Unfortunately, since little is understood about the causes of endometriosis, and women can experience very different symptoms, many misconceptions have come up surrounding this disease. For many years, doctors choked up endometriosis to women just being hysterical or mentally ill – which is completely untrue as we now know today. This left women unable to finish their education, maintain a career, or have a stable relationship. Even though much more is known today, women still struggle in receiving a timely diagnosis.

Endometriosis is a real disease, with real symptoms, and it’s important to know what to look for. Firstly, severe period pain that knocks you down and prevents you from doing daily activities, is not normal, and it’s not “all in your head” as previously thought by physicians. If pain is interfering with your life, see a gynecologist.

Second, endometriosis doesn’t discriminate by age. Even teenagers and young women may suffer from the disease. As the disease progresses, symptoms may become more severe by age. Thirdly, endometriosis does not equal infertility. Many women with endometriosis go on to have children if they choose to. Treatment can help with this, and even without treatment, many women with endometriosis will go on to conceive naturally.

As always, we hope this article has given you some helpful information. Please feel free to contact us if you have any questions or to learn more.

We will do our best to keep you updated on any advancement in the world of reproductive health and together we can help women take charge of their fertility.

Men Have a Biological Clock!

Men Have a Biological Clock!

We’ve probably all been there and even used the expression ourselves at some point, your biological clock is ticking! Maybe it starts in our 20s with a little nudge from our mother’s, but pretty soon our friends and even coworkers are joining in during our 30s, and in our 40s…forget about it! All you hear is – hope you’re not too late!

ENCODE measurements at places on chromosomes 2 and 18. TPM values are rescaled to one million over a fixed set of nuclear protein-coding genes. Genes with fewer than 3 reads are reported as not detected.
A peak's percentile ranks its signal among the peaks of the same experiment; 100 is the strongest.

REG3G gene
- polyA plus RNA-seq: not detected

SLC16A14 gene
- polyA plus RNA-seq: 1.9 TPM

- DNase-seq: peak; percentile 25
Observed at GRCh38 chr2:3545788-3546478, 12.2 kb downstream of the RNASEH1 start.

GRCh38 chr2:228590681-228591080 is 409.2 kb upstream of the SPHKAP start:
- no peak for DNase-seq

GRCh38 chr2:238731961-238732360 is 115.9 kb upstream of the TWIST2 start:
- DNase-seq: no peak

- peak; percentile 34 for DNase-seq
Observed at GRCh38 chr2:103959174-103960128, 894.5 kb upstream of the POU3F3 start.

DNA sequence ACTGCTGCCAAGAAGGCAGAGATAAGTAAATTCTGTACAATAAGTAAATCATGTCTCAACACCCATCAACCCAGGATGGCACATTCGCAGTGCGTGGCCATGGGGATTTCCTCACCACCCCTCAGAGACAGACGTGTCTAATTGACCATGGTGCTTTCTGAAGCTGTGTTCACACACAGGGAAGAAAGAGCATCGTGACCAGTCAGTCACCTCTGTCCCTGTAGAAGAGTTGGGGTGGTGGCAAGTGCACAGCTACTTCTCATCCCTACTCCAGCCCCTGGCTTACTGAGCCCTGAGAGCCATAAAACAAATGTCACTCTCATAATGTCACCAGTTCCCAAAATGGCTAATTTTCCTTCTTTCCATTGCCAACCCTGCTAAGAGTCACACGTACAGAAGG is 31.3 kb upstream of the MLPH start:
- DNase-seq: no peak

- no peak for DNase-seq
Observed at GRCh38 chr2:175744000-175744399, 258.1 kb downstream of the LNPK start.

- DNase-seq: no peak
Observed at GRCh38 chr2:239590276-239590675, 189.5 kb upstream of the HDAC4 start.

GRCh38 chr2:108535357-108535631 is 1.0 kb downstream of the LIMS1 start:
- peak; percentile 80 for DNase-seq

As women, we start feeling this pressure early on, but what about men? Do they feel like they’re on a timeline to have kids? Probably not. The idea of “the biological clock” for fertility came about shortly after birth control became available and women started putting off having children to focus more on their education and careers. Sound familiar? You’re not the only one. Statistics post birth control of women waiting until the age of 30 or after to get pregnant skyrocketed. And still today women are choosing to wait longer than ever before.

As it turns out, women may not be the only ones with a ticking clock. Men may have one as well. In the book, The Male Biological Clock , by Henry Fisch, an expert on infertility. He discusses the notion that men too have a ticking clock. He notes that while this clock might not have a finite ending like menopause for women, men’s testosterone levels and sexuality do decline with age. These changes happen much more gradually than in women, and about 10 years later.

Society also gets behind the idea that men are able to have children virtually their whole life.  This has been heavily tied to the idea of the “macho man” or the “playboy”. Several male celebrities have even had kids well into their 50s and 60s. Steve Martin (AKA the father of the bride) had his FIRST child at 67, an age when most people retire and have grandchildren. Legendary ladies man Hugh Grant had his first at 51, and Bruce Willis recently welcomed his 4th. I should mention though, these men all had children with much younger women.